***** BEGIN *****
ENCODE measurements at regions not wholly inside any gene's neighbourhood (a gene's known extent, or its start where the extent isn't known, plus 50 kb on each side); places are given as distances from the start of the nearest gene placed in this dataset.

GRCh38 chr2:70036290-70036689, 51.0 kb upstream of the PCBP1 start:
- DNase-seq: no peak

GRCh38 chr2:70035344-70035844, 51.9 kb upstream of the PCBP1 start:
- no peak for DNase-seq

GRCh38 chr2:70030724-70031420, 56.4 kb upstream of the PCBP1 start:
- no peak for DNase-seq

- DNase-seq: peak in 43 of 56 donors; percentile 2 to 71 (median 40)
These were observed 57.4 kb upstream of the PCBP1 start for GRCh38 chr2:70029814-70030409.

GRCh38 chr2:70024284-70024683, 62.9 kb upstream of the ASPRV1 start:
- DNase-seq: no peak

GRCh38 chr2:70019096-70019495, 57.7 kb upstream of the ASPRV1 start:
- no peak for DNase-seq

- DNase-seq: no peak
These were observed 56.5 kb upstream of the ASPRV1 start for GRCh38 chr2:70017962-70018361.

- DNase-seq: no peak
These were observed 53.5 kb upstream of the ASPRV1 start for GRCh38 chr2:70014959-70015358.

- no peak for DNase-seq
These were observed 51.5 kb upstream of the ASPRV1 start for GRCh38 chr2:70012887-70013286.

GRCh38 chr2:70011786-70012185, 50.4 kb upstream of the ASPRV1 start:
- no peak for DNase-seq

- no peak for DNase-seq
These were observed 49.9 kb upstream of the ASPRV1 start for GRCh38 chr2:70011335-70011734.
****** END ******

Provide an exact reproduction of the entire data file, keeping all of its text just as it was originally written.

ENCODE measurements at regions not wholly inside any gene's neighbourhood (a gene's known extent, or its start where the extent isn't known, plus 50 kb on each side); places are given as distances from the start of the nearest gene placed in this dataset.

GRCh38 chr2:70036290-70036689, 51.0 kb upstream of the PCBP1 start:
- DNase-seq: no peak

GRCh38 chr2:70035344-70035844, 51.9 kb upstream of the PCBP1 start:
- no peak for DNase-seq

GRCh38 chr2:70030724-70031420, 56.4 kb upstream of the PCBP1 start:
- no peak for DNase-seq

- DNase-seq: peak in 43 of 56 donors; percentile 2 to 71 (median 40)
These were observed 57.4 kb upstream of the PCBP1 start for GRCh38 chr2:70029814-70030409.

GRCh38 chr2:70024284-70024683, 62.9 kb upstream of the ASPRV1 start:
- DNase-seq: no peak

GRCh38 chr2:70019096-70019495, 57.7 kb upstream of the ASPRV1 start:
- no peak for DNase-seq

- DNase-seq: no peak
These were observed 56.5 kb upstream of the ASPRV1 start for GRCh38 chr2:70017962-70018361.

- DNase-seq: no peak
These were observed 53.5 kb upstream of the ASPRV1 start for GRCh38 chr2:70014959-70015358.

- no peak for DNase-seq
These were observed 51.5 kb upstream of the ASPRV1 start for GRCh38 chr2:70012887-70013286.

GRCh38 chr2:70011786-70012185, 50.4 kb upstream of the ASPRV1 start:
- no peak for DNase-seq

- no peak for DNase-seq
These were observed 49.9 kb upstream of the ASPRV1 start for GRCh38 chr2:70011335-70011734.